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Environmental Warfare in 10 years

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Oil company CEOs and Canadian, U.S. and British government officials attending the Global Business Forum in Banff last week heard a chilling forecast of military clashes if there is an environmental meltdown due to climate change.

The world's military leaders have been secretly studying the geo-strategic implications of climate change to prepare for possible outcomes, said noted author, broadcaster and military affairs journalist Gwynne Dyer. He interviewed 100 generals at the Pentagon and throughout Europe and his research has led to columns in 175 newspapers in 45 countries, a CBC series and book called "Climate Wars".

Worse than imagined
"I reached conclusions in my research that I never anticipated," he said. "There is panic among many scientists, who were part of the UN's Inter-government Panel on Climate Change in 2005, that the problem has accelerated in the past four or five years more than was estimated."

He said that governments have agreed, in a protocol, that a two-degree Celsius increase in worldwide warming must be avoided. This increase is the "point of no return", and would destroy food production worldwide and trigger consequences such as ice and glacial melts that would release tons of carbon dioxide and methane into the atmosphere, he projected.

Dyer is a persuasive and capable speaker but his conclusions about the environment were not shared by all attendees. One oil tycoon called him a "quack" off the record after his presentation.

And in a panel following his speech, Lawrence Solomon, a founder of Energy Probe in Toronto said there are many scientists who don't agree with the UN's findings. He said some believe that climate warming is minimal and merely the world coming out of an Ice Age.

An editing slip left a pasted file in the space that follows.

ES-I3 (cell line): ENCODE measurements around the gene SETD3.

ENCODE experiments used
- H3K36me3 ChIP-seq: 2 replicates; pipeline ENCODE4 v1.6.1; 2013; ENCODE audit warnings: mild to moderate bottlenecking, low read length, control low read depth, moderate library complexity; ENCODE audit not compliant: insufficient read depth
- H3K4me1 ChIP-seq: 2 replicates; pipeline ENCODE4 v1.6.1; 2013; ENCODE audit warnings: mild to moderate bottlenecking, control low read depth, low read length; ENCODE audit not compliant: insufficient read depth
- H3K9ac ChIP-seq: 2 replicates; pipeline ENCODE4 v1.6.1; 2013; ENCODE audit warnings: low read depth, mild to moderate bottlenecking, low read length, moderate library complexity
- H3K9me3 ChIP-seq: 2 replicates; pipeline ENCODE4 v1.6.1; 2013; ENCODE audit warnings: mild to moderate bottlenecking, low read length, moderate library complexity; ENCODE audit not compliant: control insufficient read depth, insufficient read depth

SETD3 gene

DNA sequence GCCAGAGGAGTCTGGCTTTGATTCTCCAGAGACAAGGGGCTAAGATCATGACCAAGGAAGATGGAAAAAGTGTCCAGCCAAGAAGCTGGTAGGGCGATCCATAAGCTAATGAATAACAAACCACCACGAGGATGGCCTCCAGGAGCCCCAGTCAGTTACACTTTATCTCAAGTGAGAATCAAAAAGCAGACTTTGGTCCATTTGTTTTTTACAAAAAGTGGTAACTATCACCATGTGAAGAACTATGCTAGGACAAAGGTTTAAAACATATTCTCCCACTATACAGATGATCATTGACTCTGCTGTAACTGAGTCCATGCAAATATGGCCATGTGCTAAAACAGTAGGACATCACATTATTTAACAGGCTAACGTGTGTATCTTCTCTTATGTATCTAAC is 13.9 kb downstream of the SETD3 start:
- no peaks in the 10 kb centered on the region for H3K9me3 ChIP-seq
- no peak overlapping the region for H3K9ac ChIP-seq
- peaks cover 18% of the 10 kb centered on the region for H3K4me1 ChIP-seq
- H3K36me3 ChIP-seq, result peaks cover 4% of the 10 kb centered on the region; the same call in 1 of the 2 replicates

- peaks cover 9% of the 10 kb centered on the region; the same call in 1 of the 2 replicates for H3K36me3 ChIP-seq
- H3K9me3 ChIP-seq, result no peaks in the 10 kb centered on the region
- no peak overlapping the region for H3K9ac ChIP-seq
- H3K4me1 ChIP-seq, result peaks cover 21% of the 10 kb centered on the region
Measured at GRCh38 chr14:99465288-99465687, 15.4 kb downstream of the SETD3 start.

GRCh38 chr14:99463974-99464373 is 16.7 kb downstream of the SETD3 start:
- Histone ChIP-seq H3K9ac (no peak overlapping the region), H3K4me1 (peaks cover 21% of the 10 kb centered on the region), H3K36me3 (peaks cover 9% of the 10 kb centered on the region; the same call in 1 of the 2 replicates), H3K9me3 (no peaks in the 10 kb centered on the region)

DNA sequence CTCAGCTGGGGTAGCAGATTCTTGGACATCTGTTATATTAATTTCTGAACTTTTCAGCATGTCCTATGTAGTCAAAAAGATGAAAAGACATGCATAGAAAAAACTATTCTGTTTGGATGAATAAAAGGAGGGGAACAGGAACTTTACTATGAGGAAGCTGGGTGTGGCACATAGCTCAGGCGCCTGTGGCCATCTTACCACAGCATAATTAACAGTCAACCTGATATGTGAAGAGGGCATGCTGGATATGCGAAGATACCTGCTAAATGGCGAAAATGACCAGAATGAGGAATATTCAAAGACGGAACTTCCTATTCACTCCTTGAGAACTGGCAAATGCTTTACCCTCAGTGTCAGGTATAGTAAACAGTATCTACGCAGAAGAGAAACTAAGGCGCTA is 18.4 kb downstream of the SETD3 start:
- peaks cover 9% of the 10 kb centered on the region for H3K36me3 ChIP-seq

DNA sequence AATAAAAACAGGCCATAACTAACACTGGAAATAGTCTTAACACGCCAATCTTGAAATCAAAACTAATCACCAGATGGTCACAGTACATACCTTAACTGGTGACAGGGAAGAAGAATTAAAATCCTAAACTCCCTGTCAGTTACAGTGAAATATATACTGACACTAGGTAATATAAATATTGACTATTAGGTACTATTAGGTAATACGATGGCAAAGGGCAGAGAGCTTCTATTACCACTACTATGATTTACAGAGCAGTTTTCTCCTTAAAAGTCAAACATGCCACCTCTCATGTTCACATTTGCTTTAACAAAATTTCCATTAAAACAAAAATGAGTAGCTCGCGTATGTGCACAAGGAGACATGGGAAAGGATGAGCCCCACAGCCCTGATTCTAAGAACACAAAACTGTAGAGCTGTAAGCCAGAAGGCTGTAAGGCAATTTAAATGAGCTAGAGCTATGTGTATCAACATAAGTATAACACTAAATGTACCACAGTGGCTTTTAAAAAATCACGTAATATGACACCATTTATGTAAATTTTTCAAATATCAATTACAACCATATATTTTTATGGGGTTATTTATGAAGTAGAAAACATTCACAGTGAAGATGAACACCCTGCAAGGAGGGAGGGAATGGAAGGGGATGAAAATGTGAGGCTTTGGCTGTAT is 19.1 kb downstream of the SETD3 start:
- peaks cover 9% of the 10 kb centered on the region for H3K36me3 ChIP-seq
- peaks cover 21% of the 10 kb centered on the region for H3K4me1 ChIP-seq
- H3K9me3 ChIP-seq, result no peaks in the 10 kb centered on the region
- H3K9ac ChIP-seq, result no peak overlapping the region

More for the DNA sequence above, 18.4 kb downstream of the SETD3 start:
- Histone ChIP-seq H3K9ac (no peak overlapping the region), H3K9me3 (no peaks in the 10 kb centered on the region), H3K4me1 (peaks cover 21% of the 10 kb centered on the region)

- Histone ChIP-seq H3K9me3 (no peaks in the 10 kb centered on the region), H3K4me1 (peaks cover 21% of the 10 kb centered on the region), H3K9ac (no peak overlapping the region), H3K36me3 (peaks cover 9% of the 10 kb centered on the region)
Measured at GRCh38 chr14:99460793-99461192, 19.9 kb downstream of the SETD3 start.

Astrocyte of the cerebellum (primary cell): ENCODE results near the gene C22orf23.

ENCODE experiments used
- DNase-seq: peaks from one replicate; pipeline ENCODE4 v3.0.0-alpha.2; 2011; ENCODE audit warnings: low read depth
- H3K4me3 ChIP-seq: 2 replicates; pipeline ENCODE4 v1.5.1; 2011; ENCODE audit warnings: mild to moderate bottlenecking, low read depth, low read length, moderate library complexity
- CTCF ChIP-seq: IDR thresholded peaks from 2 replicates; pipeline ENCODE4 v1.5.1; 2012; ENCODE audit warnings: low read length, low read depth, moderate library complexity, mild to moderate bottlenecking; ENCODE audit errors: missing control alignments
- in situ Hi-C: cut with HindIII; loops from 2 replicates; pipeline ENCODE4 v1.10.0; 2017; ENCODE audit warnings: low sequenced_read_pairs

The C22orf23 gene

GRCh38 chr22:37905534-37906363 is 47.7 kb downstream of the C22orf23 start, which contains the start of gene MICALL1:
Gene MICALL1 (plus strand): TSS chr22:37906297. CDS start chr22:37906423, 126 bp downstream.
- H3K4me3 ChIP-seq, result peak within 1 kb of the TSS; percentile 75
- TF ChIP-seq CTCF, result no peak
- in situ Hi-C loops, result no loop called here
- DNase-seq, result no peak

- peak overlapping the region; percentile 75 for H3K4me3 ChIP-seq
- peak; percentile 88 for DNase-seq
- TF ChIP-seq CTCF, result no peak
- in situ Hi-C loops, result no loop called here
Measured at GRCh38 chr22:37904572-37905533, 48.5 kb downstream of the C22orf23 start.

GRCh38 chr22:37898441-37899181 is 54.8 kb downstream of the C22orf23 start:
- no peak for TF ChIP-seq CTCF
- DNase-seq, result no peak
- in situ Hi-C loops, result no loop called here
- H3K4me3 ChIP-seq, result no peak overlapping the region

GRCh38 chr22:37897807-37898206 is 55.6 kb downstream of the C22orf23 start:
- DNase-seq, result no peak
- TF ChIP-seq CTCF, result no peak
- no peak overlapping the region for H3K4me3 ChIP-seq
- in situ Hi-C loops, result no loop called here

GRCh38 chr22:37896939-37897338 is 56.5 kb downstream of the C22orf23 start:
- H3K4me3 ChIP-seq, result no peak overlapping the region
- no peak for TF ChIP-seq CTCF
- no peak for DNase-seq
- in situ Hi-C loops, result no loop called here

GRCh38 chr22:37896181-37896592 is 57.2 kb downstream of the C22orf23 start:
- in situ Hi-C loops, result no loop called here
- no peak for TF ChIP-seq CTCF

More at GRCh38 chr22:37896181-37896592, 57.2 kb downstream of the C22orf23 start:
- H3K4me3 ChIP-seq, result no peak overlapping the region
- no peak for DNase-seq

Denial is not an option
"Whether you believe the science or not, the train has left the station," said Dr. Janet Peace with U.S. think tank the Pew Center on Global Climate Change. "Washington and others are not looking at the science any longer. For Obama, the environment is a signature issue and Congress will be dealing with what to do."

In December, the United Nations' conference on climate change in Copenhagen will focus on reaching some agreement on emissions and other environmental problems.

Dyer, Dr. Peach, Solomon and others were skeptical that the world's governments could reach any binding agreement there due to the complexities and dislocations involved.

But Dyer's research adds an urgency: The Pentagon and others are looking at readiness strategies because an environmental catastrophe will cause starvation, mass refugee flight, failed states and wars.

Drought already started in Australia
"We could see a large collapse in global grain markets in a decade [due to droughts]," said Dyer. "In 10 to 15 years, the U.S. army may have to close its southern border to Mexico and Latin America to stop the flood of refugees."

Europe faces a sea border problem with the Middle East and North Africa as well as internal issues as agriculture in Spain, Italy, and Greece collapses.

"The politics are too difficult. The only stopgap, not a solution, is something called geo-engineering," said Dyer. "That could buy us two decades."

This involves techniques, such as seeding clouds, in order to block sunlight and reduce temperatures.

"We don't know what unexpected outcomes would happen from such a scheme," said TransCanada PipeLines' CEO Hal Kvisle in a panel at the conference.

He said dramatic conservation, research, alternatives to fossil fuels for transportation and power plus lifestyle changes to reduce usage will help, said Kvisle.

In my view, the only solution this December will be if governments impose and enforce a one-child per family policy to stop population growth, which is the root of the problem.

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